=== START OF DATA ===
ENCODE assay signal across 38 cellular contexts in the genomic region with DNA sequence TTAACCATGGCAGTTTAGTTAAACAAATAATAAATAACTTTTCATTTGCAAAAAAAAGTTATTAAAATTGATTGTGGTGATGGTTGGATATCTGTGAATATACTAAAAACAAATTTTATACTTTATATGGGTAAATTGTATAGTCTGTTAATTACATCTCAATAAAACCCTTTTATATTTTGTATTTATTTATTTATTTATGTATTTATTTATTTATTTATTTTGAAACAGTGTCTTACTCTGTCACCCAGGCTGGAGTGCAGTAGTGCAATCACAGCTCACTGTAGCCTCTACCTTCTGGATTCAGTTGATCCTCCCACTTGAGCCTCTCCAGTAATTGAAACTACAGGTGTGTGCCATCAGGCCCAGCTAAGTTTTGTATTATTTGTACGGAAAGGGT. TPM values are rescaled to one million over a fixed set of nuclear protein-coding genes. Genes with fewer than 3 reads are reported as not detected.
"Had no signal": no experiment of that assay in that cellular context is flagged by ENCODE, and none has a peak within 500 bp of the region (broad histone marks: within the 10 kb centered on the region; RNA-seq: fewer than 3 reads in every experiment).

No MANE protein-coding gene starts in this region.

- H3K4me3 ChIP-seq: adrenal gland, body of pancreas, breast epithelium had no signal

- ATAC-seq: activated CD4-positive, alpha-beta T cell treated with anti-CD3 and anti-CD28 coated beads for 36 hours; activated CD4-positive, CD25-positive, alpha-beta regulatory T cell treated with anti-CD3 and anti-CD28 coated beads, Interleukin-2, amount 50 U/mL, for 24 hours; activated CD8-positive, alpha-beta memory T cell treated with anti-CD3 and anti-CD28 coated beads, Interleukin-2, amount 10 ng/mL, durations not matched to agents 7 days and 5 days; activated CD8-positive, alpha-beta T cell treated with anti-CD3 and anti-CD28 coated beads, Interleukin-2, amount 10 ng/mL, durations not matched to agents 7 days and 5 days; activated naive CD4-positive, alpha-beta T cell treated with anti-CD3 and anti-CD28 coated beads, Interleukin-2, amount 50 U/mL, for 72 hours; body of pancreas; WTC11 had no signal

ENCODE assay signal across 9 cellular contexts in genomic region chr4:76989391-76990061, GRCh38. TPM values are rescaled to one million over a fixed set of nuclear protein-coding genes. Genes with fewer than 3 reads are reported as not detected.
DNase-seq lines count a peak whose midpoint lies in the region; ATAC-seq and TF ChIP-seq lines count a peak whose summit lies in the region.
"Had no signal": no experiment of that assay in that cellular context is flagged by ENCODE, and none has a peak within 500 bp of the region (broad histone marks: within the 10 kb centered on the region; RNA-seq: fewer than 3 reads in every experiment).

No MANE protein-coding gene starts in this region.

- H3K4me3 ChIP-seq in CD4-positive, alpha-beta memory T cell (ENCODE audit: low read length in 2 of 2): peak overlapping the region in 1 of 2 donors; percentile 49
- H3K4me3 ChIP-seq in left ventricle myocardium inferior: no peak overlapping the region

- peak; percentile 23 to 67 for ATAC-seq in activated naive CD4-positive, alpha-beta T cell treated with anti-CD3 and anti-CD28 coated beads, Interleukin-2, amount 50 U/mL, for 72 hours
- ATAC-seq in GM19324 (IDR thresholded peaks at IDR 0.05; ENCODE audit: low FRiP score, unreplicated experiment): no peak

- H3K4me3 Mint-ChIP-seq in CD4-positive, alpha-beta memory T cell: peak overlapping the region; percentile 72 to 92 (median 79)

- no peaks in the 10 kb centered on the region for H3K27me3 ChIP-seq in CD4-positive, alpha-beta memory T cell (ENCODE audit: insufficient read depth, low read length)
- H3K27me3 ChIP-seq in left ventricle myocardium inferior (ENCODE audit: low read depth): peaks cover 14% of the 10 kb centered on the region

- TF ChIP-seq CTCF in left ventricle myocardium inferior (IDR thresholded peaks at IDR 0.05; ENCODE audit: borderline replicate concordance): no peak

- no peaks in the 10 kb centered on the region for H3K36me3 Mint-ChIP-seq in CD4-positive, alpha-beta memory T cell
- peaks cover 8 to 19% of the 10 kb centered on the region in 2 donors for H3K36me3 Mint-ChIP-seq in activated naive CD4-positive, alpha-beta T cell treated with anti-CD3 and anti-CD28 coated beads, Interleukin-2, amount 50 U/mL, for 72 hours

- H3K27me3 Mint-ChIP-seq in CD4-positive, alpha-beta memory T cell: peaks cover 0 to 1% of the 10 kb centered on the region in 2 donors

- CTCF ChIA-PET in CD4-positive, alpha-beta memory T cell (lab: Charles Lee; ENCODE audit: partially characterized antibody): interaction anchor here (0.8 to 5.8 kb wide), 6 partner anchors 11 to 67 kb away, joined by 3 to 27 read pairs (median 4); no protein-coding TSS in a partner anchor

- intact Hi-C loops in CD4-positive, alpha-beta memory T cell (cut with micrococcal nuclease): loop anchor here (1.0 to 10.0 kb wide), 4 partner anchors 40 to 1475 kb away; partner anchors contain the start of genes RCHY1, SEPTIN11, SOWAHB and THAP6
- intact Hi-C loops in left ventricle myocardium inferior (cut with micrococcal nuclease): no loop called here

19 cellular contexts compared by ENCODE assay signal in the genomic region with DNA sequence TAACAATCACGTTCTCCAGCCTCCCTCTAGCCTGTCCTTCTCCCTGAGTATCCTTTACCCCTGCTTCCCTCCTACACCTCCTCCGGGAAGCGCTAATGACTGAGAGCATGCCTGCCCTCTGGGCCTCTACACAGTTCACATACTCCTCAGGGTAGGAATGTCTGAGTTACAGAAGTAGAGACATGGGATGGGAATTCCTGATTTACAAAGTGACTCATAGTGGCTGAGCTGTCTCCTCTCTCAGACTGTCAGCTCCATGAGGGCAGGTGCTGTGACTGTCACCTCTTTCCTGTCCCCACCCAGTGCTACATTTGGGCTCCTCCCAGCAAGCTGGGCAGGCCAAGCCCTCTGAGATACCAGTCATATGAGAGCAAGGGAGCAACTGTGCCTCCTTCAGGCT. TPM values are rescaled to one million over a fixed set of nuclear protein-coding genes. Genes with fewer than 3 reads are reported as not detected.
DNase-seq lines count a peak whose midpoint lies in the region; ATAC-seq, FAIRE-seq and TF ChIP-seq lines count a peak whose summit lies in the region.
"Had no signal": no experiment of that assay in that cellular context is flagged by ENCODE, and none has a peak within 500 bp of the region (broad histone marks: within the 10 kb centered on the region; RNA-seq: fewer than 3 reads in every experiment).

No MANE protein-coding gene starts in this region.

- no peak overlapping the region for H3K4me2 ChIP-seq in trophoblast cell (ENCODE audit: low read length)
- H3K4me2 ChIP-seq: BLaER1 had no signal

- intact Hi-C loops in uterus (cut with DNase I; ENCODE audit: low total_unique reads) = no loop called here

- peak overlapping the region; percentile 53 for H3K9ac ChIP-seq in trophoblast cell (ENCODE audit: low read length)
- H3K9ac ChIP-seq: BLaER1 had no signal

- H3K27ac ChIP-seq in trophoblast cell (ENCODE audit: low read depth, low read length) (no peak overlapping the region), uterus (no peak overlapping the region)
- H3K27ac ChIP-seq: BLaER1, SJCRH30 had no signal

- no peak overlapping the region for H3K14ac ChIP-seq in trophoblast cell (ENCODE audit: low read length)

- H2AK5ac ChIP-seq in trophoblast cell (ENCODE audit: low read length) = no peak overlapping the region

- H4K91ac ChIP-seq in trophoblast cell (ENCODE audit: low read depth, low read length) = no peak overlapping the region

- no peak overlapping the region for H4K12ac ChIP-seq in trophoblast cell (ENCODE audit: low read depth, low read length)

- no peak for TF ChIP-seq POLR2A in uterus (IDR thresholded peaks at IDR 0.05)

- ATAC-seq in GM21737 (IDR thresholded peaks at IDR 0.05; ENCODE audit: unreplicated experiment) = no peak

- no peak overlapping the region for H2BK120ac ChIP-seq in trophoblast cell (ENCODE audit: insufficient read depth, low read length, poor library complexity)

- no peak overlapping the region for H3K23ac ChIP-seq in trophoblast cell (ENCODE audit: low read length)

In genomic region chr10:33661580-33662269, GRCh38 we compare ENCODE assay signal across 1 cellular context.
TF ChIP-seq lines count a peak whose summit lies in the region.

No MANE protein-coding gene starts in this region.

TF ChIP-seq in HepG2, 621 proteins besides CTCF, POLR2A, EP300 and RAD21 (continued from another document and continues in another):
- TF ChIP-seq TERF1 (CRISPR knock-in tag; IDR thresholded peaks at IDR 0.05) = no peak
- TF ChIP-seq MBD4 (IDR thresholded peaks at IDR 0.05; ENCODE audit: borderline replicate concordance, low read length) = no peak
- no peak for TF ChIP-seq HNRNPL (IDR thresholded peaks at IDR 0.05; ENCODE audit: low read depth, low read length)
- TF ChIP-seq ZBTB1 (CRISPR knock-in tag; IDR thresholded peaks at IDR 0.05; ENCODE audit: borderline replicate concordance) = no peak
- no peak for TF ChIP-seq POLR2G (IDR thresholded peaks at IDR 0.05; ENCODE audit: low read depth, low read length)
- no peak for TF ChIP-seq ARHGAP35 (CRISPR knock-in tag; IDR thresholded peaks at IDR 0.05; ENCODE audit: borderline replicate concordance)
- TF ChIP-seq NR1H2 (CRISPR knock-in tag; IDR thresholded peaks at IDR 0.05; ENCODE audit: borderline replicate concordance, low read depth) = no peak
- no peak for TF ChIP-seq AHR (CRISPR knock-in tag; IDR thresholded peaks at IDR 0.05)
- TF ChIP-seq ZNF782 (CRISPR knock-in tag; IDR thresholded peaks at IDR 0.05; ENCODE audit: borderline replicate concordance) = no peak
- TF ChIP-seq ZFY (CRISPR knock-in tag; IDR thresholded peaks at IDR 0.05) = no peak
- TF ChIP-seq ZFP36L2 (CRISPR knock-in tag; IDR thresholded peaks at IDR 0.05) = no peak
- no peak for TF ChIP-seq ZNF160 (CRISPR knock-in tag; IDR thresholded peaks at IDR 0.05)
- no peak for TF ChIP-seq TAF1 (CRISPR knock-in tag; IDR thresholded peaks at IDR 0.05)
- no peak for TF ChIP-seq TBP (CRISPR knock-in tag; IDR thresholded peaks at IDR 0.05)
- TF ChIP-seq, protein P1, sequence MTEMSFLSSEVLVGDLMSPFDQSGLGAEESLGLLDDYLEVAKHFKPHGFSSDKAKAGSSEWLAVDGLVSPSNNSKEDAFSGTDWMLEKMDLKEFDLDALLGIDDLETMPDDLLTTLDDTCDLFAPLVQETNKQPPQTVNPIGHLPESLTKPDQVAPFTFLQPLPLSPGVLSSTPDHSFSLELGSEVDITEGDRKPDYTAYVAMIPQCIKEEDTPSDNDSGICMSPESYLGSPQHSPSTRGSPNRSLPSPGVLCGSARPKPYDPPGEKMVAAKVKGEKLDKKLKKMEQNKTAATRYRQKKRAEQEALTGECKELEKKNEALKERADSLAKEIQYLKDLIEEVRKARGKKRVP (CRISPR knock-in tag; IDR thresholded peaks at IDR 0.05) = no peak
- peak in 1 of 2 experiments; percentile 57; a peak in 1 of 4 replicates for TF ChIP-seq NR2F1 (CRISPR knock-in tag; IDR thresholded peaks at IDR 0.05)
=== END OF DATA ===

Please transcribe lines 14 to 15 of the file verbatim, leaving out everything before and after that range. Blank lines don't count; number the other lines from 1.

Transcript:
- H3K4me3 Mint-ChIP-seq in CD4-positive, alpha-beta memory T cell: peak overlapping the region; percentile 72 to 92 (median 79)

- no peaks in the 10 kb centered on the region for H3K27me3 ChIP-seq in CD4-positive, alpha-beta memory T cell (ENCODE audit: insufficient read depth, low read length)